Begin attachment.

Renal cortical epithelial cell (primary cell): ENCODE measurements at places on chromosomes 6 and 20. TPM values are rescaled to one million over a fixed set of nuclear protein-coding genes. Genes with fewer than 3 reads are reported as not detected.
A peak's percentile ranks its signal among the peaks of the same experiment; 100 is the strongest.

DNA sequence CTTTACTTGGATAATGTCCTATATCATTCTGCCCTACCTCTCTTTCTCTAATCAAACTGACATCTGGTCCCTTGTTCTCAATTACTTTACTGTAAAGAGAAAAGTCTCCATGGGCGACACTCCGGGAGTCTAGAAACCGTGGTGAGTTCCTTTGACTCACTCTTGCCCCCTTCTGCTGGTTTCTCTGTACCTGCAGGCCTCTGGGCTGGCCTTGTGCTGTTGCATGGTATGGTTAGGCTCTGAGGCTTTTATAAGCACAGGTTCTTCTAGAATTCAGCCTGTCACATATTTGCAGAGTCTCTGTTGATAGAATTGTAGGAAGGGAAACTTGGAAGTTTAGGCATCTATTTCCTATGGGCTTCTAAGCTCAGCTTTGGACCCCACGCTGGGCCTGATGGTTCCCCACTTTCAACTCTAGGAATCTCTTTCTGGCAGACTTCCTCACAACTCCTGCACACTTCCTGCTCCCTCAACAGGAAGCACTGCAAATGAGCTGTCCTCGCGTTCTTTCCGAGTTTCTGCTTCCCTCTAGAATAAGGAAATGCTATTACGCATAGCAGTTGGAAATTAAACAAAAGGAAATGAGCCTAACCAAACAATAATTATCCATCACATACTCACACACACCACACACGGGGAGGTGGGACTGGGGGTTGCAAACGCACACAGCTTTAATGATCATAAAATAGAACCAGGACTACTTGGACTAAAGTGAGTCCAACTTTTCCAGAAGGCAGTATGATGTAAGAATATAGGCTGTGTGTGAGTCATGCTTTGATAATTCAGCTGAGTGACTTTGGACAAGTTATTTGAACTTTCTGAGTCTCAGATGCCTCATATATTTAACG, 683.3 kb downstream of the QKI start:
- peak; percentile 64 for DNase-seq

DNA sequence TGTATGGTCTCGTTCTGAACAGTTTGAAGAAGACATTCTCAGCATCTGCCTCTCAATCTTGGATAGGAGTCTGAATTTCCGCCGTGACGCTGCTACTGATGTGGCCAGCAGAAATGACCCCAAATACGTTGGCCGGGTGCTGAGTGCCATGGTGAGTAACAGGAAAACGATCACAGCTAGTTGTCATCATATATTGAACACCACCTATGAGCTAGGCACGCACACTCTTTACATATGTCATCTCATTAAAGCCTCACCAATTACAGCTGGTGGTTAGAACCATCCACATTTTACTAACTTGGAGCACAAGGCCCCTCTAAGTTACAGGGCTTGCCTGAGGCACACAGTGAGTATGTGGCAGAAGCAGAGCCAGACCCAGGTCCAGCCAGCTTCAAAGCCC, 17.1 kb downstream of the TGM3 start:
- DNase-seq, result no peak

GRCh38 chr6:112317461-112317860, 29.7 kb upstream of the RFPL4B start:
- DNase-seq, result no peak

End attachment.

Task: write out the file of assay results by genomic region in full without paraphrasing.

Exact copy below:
Renal cortical epithelial cell (primary cell): ENCODE measurements at places on chromosomes 6 and 20. TPM values are rescaled to one million over a fixed set of nuclear protein-coding genes. Genes with fewer than 3 reads are reported as not detected.
A peak's percentile ranks its signal among the peaks of the same experiment; 100 is the strongest.

DNA sequence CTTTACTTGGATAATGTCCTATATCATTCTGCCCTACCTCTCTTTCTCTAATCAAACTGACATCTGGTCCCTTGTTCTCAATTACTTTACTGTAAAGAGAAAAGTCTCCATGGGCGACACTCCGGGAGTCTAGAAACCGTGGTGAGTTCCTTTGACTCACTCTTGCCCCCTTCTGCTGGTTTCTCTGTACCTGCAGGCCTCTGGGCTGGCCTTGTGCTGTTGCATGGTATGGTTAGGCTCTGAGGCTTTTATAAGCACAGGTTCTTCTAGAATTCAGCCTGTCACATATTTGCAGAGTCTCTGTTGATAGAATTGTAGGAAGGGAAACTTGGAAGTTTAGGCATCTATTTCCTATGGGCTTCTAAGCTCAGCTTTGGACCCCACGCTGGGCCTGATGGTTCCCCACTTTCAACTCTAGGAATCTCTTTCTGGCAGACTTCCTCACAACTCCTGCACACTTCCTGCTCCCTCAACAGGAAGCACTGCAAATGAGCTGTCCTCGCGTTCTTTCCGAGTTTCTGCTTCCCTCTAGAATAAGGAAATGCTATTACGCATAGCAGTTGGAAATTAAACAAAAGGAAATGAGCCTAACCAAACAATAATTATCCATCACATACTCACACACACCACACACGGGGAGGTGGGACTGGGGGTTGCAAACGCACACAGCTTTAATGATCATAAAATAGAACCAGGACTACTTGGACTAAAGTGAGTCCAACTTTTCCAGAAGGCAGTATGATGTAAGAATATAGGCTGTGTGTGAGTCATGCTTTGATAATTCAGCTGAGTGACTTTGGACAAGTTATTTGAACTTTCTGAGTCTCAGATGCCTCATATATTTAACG, 683.3 kb downstream of the QKI start:
- peak; percentile 64 for DNase-seq

DNA sequence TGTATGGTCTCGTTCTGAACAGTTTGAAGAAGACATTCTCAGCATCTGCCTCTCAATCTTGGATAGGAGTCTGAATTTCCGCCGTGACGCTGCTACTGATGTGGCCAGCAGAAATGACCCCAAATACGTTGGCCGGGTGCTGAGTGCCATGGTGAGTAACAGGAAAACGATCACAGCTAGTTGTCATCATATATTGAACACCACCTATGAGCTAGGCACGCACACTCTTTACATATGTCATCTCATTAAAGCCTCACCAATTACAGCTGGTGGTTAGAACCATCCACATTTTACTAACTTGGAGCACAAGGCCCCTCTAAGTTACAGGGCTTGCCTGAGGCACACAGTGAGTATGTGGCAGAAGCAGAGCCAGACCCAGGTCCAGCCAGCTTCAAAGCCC, 17.1 kb downstream of the TGM3 start:
- DNase-seq, result no peak

GRCh38 chr6:112317461-112317860, 29.7 kb upstream of the RFPL4B start:
- DNase-seq, result no peak